Importance of aerification in turf

Steve Borel, LSU AgCenter


Mechanical aeration, simply, is the process of poking holes into the soil. This is done for two main reasons: to increase air exchange between the soil and the atmosphere and to relieve compaction. Aeration can increase nutrient uptake and water penetration into the soil as well. Aeration can be performed by a variety of different tools and can go by many different names, such as aeravation, coring, aerification, and vibra-coring.

Compacted Soil in Turf

Just like turf's leaves, its roots also need air to survive. Over time, soils naturally become more compacted and soil compaction can happen more quickly in areas with equipment and foot traffic. This compaction reduces the pore space between soil particles, making it more difficult for roots to survive. Turf grown in compacted soil is low in vigor, has poor recovery, and can have weeds present that thrive in compacted soils. Examples of these "indicator" weeds are bluegrass, chickweed, goosegrass, mustard, dandelion, nettle, and plantain.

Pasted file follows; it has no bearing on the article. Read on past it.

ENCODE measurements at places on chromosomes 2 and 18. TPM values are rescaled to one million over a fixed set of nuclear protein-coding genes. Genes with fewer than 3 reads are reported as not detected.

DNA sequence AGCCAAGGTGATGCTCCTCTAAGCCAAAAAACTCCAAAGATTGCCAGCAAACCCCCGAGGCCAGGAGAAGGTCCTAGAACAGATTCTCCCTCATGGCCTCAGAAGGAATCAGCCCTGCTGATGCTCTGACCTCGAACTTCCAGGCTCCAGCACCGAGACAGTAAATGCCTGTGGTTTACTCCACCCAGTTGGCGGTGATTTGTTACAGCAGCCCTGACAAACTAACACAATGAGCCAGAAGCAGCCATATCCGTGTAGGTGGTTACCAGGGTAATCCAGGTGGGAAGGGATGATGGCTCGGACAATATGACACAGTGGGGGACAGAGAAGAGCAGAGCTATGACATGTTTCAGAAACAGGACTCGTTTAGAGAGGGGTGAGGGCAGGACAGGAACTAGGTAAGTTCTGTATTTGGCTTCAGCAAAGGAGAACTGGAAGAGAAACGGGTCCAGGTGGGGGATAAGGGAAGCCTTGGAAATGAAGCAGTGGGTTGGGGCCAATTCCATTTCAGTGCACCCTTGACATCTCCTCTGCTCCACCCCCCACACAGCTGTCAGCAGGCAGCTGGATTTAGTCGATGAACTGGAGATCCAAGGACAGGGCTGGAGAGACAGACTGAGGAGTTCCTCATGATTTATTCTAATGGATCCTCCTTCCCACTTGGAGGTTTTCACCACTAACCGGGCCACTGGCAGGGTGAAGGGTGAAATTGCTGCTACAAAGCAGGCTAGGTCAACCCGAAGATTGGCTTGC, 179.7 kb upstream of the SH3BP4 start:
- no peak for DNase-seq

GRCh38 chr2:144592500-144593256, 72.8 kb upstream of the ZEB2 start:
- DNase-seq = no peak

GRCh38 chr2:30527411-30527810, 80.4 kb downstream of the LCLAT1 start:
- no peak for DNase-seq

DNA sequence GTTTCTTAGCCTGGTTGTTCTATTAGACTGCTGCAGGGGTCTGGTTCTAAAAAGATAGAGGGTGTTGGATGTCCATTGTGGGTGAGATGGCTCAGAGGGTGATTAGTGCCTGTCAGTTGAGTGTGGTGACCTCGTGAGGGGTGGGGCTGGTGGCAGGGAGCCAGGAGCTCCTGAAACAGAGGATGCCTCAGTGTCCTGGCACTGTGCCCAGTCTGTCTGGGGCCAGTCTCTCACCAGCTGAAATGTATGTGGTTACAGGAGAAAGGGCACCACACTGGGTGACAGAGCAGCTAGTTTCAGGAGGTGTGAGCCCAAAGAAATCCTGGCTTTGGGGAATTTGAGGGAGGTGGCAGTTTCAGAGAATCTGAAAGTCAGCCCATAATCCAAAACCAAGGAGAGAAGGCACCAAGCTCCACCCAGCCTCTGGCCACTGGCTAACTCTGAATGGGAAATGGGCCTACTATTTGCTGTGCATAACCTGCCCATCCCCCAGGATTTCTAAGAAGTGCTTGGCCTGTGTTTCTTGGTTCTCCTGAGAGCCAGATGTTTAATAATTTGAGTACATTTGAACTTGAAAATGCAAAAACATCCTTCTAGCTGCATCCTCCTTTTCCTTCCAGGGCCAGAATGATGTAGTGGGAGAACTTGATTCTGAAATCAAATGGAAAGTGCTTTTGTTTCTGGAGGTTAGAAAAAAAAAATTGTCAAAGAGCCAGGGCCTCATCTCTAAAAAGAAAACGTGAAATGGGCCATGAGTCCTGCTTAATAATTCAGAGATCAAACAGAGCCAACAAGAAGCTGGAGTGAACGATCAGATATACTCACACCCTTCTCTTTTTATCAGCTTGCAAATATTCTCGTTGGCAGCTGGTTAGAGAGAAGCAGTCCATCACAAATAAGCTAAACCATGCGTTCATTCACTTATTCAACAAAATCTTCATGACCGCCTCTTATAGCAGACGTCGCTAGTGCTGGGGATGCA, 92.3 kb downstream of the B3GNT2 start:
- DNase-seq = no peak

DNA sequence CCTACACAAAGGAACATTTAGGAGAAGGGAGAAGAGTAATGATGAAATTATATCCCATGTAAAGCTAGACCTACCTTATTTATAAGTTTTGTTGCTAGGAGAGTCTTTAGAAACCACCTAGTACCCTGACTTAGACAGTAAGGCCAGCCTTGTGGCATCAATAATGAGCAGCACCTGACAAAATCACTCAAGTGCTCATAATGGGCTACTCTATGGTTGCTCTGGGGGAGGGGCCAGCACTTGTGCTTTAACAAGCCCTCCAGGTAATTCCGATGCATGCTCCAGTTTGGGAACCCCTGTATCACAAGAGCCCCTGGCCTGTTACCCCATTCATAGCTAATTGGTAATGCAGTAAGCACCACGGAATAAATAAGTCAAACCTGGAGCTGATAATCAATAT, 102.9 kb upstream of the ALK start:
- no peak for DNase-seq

How to Properly Aerate

Aeration helps relieve compaction and increase air exchange, so it is important to aerate deep into the root zone, usually to a depth of 4 to 6 inches. Since deep holes will be created, the operator should be careful to avoid any in-ground hazards, such as irrigation components and tree roots. The frequency of aeration required will depend on the accrual of compaction. Home lawns may only need aeration every couple of years, where heavily used sports turf fields may require several aerations per year. Heavy clay soils usually require more frequent aeration. Aeration should be done uniformly across a turf area. Aeration should be done to healthy turf under fairly dry conditions. This may seem odd since aeration can be used as a rescue method for unhealthy turf, but the idea is to use aeration as a preventative measure.

The information in this article comes from the Louisiana Turfgrass Association. For more information on lawn care contact the LSU AgCenter office in Port Allen at 225-336-2416 or the Plaquemine office at 225-687-5155.